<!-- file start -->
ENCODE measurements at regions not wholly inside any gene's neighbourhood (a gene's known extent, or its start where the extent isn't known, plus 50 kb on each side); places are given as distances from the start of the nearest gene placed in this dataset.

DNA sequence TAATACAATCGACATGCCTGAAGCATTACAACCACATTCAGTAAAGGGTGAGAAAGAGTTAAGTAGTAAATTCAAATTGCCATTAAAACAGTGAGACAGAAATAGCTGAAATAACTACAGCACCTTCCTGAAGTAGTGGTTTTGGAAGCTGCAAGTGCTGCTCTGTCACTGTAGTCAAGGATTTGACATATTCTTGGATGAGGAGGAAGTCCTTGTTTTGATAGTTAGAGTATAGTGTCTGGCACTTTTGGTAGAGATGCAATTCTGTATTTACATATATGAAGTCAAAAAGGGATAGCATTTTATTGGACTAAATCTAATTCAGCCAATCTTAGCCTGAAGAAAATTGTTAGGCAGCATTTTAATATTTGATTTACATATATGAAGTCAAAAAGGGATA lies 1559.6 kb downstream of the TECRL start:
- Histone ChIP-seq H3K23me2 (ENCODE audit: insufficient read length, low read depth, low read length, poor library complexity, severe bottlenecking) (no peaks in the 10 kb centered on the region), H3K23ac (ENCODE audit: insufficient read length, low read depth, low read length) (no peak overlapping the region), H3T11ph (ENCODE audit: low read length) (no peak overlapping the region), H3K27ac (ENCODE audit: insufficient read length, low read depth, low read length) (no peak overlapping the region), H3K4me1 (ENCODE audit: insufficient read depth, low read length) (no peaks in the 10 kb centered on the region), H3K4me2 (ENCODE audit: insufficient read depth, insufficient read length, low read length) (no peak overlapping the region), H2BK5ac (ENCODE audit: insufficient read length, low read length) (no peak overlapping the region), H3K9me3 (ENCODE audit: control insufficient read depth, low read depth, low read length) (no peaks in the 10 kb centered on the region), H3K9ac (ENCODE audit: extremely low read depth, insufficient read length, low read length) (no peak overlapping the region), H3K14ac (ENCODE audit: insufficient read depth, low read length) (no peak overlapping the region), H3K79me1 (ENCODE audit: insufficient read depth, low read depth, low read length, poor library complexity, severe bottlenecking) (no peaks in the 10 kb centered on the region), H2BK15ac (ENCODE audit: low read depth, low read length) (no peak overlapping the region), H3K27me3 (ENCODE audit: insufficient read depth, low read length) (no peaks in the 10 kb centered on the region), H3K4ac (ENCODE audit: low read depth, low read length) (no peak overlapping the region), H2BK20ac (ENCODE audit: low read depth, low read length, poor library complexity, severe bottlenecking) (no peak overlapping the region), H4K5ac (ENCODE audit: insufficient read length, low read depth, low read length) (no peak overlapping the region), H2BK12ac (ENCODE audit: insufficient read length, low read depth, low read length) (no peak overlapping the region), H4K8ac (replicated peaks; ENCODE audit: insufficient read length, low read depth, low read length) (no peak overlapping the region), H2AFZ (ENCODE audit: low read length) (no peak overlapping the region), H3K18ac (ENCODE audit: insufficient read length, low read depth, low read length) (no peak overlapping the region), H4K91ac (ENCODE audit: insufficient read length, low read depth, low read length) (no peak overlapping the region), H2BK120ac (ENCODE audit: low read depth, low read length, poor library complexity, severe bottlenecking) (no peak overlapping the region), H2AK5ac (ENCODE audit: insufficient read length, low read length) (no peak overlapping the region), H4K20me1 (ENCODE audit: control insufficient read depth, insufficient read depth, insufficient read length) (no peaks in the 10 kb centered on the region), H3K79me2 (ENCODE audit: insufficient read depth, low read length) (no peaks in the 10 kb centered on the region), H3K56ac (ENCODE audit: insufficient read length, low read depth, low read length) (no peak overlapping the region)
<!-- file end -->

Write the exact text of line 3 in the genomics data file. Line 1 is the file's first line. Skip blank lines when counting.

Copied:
- Histone ChIP-seq H3K23me2 (ENCODE audit: insufficient read length, low read depth, low read length, poor library complexity, severe bottlenecking) (no peaks in the 10 kb centered on the region), H3K23ac (ENCODE audit: insufficient read length, low read depth, low read length) (no peak overlapping the region), H3T11ph (ENCODE audit: low read length) (no peak overlapping the region), H3K27ac (ENCODE audit: insufficient read length, low read depth, low read length) (no peak overlapping the region), H3K4me1 (ENCODE audit: insufficient read depth, low read length) (no peaks in the 10 kb centered on the region), H3K4me2 (ENCODE audit: insufficient read depth, insufficient read length, low read length) (no peak overlapping the region), H2BK5ac (ENCODE audit: insufficient read length, low read length) (no peak overlapping the region), H3K9me3 (ENCODE audit: control insufficient read depth, low read depth, low read length) (no peaks in the 10 kb centered on the region), H3K9ac (ENCODE audit: extremely low read depth, insufficient read length, low read length) (no peak overlapping the region), H3K14ac (ENCODE audit: insufficient read depth, low read length) (no peak overlapping the region), H3K79me1 (ENCODE audit: insufficient read depth, low read depth, low read length, poor library complexity, severe bottlenecking) (no peaks in the 10 kb centered on the region), H2BK15ac (ENCODE audit: low read depth, low read length) (no peak overlapping the region), H3K27me3 (ENCODE audit: insufficient read depth, low read length) (no peaks in the 10 kb centered on the region), H3K4ac (ENCODE audit: low read depth, low read length) (no peak overlapping the region), H2BK20ac (ENCODE audit: low read depth, low read length, poor library complexity, severe bottlenecking) (no peak overlapping the region), H4K5ac (ENCODE audit: insufficient read length, low read depth, low read length) (no peak overlapping the region), H2BK12ac (ENCODE audit: insufficient read length, low read depth, low read length) (no peak overlapping the region), H4K8ac (replicated peaks; ENCODE audit: insufficient read length, low read depth, low read length) (no peak overlapping the region), H2AFZ (ENCODE audit: low read length) (no peak overlapping the region), H3K18ac (ENCODE audit: insufficient read length, low read depth, low read length) (no peak overlapping the region), H4K91ac (ENCODE audit: insufficient read length, low read depth, low read length) (no peak overlapping the region), H2BK120ac (ENCODE audit: low read depth, low read length, poor library complexity, severe bottlenecking) (no peak overlapping the region), H2AK5ac (ENCODE audit: insufficient read length, low read length) (no peak overlapping the region), H4K20me1 (ENCODE audit: control insufficient read depth, insufficient read depth, insufficient read length) (no peaks in the 10 kb centered on the region), H3K79me2 (ENCODE audit: insufficient read depth, low read length) (no peaks in the 10 kb centered on the region), H3K56ac (ENCODE audit: insufficient read length, low read depth, low read length) (no peak overlapping the region)